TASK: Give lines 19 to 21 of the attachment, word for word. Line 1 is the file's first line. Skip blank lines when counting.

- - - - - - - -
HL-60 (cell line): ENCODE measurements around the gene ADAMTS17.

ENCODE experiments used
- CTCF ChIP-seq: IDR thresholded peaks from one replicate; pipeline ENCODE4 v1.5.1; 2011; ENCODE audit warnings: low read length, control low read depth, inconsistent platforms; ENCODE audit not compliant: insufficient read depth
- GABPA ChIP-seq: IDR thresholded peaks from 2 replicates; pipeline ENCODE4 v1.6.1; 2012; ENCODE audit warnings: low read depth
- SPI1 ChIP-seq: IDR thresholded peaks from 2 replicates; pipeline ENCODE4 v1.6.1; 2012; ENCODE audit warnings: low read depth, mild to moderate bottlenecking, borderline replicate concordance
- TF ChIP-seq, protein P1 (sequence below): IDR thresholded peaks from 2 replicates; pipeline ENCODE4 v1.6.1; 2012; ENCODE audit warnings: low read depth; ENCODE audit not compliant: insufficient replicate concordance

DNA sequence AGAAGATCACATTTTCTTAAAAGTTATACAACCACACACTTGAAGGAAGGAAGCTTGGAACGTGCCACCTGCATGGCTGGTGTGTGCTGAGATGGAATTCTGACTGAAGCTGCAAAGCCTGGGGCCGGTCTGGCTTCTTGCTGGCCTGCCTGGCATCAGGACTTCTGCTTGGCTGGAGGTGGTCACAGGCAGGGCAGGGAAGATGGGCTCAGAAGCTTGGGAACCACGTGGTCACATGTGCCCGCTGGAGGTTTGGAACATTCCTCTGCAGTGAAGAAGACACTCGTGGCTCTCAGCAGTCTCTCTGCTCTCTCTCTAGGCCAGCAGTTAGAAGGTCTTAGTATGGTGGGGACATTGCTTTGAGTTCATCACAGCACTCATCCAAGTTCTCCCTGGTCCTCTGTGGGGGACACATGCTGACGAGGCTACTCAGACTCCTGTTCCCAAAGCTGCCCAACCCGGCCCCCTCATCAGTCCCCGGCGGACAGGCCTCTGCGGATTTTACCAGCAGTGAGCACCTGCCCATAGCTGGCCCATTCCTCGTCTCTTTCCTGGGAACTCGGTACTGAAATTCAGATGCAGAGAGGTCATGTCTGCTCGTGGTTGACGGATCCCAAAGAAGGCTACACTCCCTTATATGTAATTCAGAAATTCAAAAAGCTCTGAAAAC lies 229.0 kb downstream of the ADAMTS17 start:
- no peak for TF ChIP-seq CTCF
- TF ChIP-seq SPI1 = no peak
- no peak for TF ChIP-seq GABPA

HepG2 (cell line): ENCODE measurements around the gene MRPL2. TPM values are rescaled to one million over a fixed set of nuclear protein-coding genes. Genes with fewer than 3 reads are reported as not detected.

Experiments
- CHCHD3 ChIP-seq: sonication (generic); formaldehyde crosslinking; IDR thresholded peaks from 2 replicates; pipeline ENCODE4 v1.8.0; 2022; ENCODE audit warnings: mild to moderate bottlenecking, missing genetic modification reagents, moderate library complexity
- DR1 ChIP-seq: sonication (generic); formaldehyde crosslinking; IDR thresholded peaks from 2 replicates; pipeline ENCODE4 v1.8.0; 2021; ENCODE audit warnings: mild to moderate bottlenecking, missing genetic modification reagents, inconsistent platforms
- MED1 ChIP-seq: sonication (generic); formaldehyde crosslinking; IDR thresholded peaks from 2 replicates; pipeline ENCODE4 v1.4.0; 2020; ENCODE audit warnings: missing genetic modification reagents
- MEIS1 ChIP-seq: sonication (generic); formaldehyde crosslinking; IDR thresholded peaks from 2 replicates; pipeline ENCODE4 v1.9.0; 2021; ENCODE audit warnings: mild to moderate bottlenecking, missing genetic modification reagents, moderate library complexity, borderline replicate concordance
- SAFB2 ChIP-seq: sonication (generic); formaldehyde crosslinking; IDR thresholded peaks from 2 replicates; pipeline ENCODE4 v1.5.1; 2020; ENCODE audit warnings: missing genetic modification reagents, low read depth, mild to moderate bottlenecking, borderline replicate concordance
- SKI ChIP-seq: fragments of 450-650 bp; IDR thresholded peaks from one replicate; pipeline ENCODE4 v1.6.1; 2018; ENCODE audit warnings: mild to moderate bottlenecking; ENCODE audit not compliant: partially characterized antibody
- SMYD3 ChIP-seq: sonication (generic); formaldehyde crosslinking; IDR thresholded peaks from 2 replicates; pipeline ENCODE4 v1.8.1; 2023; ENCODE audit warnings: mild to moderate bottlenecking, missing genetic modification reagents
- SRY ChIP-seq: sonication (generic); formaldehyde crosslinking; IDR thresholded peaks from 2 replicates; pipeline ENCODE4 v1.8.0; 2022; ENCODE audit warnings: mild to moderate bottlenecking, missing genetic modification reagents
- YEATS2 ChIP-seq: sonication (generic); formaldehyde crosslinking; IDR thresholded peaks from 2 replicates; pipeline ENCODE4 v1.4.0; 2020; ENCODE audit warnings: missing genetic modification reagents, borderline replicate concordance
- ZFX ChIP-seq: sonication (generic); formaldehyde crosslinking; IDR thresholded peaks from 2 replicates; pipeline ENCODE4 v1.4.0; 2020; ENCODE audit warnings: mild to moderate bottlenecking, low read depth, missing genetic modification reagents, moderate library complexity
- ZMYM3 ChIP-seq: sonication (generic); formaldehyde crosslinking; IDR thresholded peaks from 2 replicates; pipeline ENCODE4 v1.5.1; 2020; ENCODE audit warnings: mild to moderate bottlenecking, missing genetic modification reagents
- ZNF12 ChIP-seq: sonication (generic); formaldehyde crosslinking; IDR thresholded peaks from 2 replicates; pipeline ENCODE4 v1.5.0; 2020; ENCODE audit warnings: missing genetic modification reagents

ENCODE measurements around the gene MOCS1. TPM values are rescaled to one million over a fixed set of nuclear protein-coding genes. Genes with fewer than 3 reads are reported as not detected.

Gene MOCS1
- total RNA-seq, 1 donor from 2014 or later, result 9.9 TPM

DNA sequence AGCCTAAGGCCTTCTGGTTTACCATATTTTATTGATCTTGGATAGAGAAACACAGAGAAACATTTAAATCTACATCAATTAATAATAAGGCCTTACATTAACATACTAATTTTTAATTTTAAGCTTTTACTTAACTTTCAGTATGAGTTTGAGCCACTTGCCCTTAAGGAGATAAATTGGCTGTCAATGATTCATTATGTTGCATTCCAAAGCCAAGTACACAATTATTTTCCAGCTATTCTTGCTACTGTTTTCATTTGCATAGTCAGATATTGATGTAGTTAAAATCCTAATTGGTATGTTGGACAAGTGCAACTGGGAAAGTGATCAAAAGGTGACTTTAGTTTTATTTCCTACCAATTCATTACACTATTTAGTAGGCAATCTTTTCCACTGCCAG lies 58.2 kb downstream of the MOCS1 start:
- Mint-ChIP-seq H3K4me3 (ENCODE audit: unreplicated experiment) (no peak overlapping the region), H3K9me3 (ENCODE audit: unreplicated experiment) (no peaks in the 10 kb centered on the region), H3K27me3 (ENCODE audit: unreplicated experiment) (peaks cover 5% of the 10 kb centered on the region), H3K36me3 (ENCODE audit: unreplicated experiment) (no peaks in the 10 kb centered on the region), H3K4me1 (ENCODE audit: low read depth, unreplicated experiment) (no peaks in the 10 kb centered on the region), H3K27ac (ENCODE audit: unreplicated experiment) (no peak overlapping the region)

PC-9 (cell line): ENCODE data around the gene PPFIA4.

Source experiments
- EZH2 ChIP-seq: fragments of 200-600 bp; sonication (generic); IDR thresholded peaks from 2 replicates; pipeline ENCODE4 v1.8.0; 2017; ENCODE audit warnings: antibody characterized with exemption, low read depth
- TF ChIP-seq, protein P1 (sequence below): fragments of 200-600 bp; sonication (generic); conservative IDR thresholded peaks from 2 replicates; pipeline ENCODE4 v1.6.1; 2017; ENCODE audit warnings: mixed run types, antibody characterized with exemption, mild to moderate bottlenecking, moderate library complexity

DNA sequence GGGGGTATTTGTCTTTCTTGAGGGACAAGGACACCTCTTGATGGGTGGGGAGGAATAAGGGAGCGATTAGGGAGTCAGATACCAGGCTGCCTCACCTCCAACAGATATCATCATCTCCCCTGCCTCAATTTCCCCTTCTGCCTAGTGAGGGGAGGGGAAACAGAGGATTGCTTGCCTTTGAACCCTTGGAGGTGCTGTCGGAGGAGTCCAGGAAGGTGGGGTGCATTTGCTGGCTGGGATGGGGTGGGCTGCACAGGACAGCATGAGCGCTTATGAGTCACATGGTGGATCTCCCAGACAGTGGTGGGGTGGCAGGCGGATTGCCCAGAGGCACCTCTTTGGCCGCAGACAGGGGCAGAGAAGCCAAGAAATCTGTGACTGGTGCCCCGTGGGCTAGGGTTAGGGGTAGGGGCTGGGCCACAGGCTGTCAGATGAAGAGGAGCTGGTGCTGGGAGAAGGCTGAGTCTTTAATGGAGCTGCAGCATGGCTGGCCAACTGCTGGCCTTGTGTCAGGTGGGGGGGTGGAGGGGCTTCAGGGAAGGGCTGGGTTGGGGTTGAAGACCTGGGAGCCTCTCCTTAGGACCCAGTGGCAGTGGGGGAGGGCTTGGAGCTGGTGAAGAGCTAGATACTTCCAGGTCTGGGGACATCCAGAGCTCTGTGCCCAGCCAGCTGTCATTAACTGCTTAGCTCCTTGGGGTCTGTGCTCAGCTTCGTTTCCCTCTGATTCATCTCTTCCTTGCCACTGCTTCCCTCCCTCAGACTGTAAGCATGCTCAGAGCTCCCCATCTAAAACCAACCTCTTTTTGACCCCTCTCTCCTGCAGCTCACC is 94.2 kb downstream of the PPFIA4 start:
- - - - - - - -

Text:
- SMYD3 ChIP-seq: sonication (generic); formaldehyde crosslinking; IDR thresholded peaks from 2 replicates; pipeline ENCODE4 v1.8.1; 2023; ENCODE audit warnings: mild to moderate bottlenecking, missing genetic modification reagents
- SRY ChIP-seq: sonication (generic); formaldehyde crosslinking; IDR thresholded peaks from 2 replicates; pipeline ENCODE4 v1.8.0; 2022; ENCODE audit warnings: mild to moderate bottlenecking, missing genetic modification reagents
- YEATS2 ChIP-seq: sonication (generic); formaldehyde crosslinking; IDR thresholded peaks from 2 replicates; pipeline ENCODE4 v1.4.0; 2020; ENCODE audit warnings: missing genetic modification reagents, borderline replicate concordance